See our Best of Detroit 2020 winners.

Crystal balling 

Apparently there’s some confusion over at the Michigan State Fair regarding the future of its lease with theater mogul Joe Nederlander. We know for certain that Fair Advisory Council Chairman Philip Novell and General Manager John Hertel met with Michigan Department of Management and Budget Director Duane Berger in Lansing last November to discuss the Nederlander deal. That deal was supposed to have put the Detroit landmark on solid financial ground by generating loads of revenue year round. But, as attentive readers know (“Down at the Fair,” Metro Times, Nov. 14-20) the whole thing’s been a giant flop mired in controversy.

Novell reported back to the State Fair Advisory Council in December, — according to draft minutes from that meeting — that he, Hertel and Berger all agreed Nederlander’s Fairgrounds Park and Development Group is in serious default of the lease and there’s no good reason to continue the troubled relationship.

Not so, swear folks at the DMB, which oversees the lease. Berger’s assistant, Tony DeShane, states unequivocally that there’s been no decision to cancel the agreement. Either Novell and Hertel misunderstood exactly what was said during their chat with Berger, says DeShane, or the draft minutes are incorrect.

However, the minutes clearly show that the bulk of December’s fair council meeting was spent discussing cancellation of the lease; specifically, the council talked about having Hertel’s crew create a plan showing how the fair can turn a profit without Nederlander’s involvement.

“Soon,” said Novell, according to the minutes, “we will begin the necessary steps to regain control of the property.”

So, was the fair board meeting all one big oops? We’re peering into the News Hits crystal ball as we speak, and though things are a bit murky, we are getting visions of a state fair with no Joe Nederlander.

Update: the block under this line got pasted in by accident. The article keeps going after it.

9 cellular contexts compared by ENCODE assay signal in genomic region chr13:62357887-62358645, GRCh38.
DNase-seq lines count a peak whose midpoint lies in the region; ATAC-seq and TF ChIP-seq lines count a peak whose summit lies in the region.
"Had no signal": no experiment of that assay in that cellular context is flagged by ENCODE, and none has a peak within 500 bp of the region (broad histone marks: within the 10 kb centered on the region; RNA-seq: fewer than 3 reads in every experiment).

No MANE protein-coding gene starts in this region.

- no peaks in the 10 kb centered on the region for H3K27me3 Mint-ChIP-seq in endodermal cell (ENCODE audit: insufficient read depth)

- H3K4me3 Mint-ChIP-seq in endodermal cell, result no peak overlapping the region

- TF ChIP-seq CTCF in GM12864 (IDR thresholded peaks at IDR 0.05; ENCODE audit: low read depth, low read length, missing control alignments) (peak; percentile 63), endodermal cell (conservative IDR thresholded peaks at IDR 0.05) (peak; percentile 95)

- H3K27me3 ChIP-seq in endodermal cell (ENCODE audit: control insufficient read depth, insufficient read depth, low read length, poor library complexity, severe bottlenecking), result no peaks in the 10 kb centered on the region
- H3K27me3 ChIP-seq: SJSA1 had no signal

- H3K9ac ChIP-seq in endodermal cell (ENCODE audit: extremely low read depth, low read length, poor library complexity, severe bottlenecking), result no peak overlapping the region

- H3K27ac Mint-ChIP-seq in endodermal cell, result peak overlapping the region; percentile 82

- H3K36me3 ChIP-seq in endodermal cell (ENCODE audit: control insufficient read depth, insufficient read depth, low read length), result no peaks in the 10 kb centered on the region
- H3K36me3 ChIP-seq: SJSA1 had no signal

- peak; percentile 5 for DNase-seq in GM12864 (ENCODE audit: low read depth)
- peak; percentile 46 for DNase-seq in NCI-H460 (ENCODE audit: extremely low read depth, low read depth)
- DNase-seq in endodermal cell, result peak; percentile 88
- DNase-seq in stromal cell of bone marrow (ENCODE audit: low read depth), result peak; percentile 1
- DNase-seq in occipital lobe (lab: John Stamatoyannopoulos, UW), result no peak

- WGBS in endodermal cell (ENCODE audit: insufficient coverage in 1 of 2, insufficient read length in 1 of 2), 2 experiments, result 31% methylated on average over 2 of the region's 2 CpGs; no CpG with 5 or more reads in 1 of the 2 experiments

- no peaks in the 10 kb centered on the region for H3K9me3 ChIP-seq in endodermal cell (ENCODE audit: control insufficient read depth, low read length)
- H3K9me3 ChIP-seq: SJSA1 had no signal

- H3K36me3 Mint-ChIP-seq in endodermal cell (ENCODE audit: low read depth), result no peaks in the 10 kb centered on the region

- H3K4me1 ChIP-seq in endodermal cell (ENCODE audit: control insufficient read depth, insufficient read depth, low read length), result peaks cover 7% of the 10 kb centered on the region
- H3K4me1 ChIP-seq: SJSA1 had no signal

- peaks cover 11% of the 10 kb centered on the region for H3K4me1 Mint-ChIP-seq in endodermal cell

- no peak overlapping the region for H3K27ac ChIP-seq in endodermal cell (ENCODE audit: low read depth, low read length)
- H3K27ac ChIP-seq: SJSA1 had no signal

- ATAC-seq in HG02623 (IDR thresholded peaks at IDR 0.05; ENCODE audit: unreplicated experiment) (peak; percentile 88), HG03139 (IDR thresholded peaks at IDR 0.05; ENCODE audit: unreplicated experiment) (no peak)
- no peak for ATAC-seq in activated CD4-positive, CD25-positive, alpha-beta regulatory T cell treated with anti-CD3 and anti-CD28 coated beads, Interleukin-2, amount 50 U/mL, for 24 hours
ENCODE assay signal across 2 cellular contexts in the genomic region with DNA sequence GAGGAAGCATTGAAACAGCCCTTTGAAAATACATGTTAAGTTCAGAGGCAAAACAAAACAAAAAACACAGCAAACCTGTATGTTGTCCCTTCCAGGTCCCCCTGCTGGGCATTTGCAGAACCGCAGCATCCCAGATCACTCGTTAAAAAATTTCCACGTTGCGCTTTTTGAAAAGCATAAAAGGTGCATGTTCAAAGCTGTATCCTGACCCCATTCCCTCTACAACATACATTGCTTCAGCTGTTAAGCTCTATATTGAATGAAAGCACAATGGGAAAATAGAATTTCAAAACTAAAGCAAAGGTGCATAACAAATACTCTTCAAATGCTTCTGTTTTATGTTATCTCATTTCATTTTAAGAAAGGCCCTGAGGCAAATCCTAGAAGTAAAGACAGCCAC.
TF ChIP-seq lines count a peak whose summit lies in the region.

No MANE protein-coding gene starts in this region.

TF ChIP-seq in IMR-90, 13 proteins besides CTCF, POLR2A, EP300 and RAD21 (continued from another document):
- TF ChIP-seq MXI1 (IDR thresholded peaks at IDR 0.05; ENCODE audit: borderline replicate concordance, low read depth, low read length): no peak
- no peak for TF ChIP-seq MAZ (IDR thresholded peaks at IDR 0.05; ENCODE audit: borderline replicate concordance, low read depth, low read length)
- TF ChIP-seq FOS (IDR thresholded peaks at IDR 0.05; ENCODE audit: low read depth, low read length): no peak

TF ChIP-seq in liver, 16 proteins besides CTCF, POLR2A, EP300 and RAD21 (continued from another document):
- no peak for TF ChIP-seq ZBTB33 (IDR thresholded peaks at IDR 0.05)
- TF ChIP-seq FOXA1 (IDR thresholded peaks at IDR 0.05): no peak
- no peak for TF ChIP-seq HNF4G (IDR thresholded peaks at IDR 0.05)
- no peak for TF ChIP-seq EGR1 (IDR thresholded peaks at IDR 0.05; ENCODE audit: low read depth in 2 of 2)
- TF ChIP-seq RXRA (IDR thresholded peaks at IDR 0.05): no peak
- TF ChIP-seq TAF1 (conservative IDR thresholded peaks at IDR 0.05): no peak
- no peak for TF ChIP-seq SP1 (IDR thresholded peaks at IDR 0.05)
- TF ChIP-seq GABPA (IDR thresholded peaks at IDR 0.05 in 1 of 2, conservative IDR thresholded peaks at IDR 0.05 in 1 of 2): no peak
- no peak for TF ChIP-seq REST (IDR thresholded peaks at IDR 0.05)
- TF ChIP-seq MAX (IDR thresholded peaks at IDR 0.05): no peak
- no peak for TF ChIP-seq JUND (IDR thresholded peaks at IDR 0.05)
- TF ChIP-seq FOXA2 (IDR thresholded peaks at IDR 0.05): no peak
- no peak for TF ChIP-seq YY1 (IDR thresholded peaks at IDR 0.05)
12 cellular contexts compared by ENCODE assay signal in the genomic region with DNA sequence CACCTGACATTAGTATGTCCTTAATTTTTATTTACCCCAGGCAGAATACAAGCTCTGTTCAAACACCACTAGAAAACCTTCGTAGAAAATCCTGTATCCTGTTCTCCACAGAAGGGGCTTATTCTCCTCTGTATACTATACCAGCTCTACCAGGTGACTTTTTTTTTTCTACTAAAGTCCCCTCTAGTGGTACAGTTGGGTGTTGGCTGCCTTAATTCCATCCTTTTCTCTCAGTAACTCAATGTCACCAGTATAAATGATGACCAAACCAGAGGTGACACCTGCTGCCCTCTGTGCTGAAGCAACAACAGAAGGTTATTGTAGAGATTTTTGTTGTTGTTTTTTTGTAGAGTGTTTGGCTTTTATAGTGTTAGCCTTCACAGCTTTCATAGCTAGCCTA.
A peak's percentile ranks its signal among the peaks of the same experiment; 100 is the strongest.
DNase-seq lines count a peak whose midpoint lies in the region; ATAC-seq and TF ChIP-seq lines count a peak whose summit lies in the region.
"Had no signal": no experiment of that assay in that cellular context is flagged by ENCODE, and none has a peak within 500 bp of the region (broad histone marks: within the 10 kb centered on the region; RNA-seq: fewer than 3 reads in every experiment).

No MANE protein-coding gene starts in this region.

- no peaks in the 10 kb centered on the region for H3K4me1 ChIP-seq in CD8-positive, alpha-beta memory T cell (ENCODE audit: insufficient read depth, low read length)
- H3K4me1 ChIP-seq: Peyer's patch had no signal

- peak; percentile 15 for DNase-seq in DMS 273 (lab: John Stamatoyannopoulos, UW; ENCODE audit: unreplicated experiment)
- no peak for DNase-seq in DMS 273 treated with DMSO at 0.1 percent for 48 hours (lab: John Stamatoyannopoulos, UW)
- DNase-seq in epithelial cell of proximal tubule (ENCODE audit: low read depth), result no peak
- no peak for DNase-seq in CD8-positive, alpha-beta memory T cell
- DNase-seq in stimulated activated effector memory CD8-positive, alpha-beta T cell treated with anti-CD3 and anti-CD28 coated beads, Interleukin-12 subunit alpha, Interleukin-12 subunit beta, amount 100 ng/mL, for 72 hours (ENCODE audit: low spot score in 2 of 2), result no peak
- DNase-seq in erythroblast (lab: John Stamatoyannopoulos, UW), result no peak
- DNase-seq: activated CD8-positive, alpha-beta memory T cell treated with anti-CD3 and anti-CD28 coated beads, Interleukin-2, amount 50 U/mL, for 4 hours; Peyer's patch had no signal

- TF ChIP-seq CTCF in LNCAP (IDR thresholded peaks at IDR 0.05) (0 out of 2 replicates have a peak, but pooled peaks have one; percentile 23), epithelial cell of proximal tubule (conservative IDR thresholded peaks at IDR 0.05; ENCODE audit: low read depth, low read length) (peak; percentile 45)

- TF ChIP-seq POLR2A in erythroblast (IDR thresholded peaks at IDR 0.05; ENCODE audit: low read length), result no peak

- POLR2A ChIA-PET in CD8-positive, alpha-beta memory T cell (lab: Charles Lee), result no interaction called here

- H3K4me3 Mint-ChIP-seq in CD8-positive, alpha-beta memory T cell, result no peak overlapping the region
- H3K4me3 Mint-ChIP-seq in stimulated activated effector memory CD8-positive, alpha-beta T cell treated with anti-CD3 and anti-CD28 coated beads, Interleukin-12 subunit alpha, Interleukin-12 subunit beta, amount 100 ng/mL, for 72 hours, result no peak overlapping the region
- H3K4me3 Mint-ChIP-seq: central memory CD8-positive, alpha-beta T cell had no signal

News Hits is edited by Curt Guyette, Metro Times news editor. Call 313-202-8004 or e-mail cguyette@metrotimes.com

We welcome readers to submit letters regarding articles and content in Detroit Metro Times. Letters should be a minimum of 150 words, refer to content that has appeared on Detroit Metro Times, and must include the writer's full name, address, and phone number for verification purposes. No attachments will be considered. Writers of letters selected for publication will be notified via email. Letters may be edited and shortened for space.

Email us at letters@metrotimes.com.

Detroit Metro Times works for you, and your support is essential.

Our small but mighty local team works tirelessly to bring you high-quality, uncensored news and cultural coverage of Detroit and beyond.

Unlike many newspapers, ours is free – and we'd like to keep it that way, because we believe, now more than ever, everyone deserves access to accurate, independent coverage of their community.

Whether it's a one-time acknowledgement of this article or an ongoing pledge, your support helps keep Detroit's true free press free.

Read the Digital Print Issue

October 21, 2020

View more issues

Newsletters

Never miss a beat

Sign Up Now

Subscribe now to get the latest news delivered right to your inbox.

Best Things to Do In Detroit